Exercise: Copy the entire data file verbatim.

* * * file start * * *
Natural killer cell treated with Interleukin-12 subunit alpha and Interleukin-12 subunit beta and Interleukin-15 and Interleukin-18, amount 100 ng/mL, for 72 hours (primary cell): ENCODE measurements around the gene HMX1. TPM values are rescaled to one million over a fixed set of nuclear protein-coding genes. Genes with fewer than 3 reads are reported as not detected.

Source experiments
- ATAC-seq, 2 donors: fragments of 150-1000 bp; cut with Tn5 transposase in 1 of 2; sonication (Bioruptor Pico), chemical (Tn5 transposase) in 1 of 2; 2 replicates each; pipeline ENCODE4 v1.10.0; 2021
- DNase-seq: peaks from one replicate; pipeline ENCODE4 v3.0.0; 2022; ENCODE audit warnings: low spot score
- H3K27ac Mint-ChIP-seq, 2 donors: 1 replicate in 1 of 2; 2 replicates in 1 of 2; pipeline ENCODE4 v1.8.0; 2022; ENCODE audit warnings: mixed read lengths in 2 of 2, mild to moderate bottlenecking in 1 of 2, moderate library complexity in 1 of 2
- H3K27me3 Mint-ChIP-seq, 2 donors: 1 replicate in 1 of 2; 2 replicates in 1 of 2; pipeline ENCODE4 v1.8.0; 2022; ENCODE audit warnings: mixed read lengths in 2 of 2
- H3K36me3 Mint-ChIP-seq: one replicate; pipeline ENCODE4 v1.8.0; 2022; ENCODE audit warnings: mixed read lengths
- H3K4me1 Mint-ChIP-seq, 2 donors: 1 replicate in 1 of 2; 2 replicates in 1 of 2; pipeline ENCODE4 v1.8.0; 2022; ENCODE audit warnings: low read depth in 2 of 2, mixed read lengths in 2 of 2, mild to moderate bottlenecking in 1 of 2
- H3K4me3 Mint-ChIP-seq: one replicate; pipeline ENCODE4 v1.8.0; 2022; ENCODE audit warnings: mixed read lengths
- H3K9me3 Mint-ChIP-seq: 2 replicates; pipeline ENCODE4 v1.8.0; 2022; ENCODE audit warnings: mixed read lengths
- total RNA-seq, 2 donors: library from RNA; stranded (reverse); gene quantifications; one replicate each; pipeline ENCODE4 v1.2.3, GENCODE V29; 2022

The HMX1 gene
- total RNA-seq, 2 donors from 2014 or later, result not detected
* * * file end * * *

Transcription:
Natural killer cell treated with Interleukin-12 subunit alpha and Interleukin-12 subunit beta and Interleukin-15 and Interleukin-18, amount 100 ng/mL, for 72 hours (primary cell): ENCODE measurements around the gene HMX1. TPM values are rescaled to one million over a fixed set of nuclear protein-coding genes. Genes with fewer than 3 reads are reported as not detected.

Source experiments
- ATAC-seq, 2 donors: fragments of 150-1000 bp; cut with Tn5 transposase in 1 of 2; sonication (Bioruptor Pico), chemical (Tn5 transposase) in 1 of 2; 2 replicates each; pipeline ENCODE4 v1.10.0; 2021
- DNase-seq: peaks from one replicate; pipeline ENCODE4 v3.0.0; 2022; ENCODE audit warnings: low spot score
- H3K27ac Mint-ChIP-seq, 2 donors: 1 replicate in 1 of 2; 2 replicates in 1 of 2; pipeline ENCODE4 v1.8.0; 2022; ENCODE audit warnings: mixed read lengths in 2 of 2, mild to moderate bottlenecking in 1 of 2, moderate library complexity in 1 of 2
- H3K27me3 Mint-ChIP-seq, 2 donors: 1 replicate in 1 of 2; 2 replicates in 1 of 2; pipeline ENCODE4 v1.8.0; 2022; ENCODE audit warnings: mixed read lengths in 2 of 2
- H3K36me3 Mint-ChIP-seq: one replicate; pipeline ENCODE4 v1.8.0; 2022; ENCODE audit warnings: mixed read lengths
- H3K4me1 Mint-ChIP-seq, 2 donors: 1 replicate in 1 of 2; 2 replicates in 1 of 2; pipeline ENCODE4 v1.8.0; 2022; ENCODE audit warnings: low read depth in 2 of 2, mixed read lengths in 2 of 2, mild to moderate bottlenecking in 1 of 2
- H3K4me3 Mint-ChIP-seq: one replicate; pipeline ENCODE4 v1.8.0; 2022; ENCODE audit warnings: mixed read lengths
- H3K9me3 Mint-ChIP-seq: 2 replicates; pipeline ENCODE4 v1.8.0; 2022; ENCODE audit warnings: mixed read lengths
- total RNA-seq, 2 donors: library from RNA; stranded (reverse); gene quantifications; one replicate each; pipeline ENCODE4 v1.2.3, GENCODE V29; 2022

The HMX1 gene
- total RNA-seq, 2 donors from 2014 or later, result not detected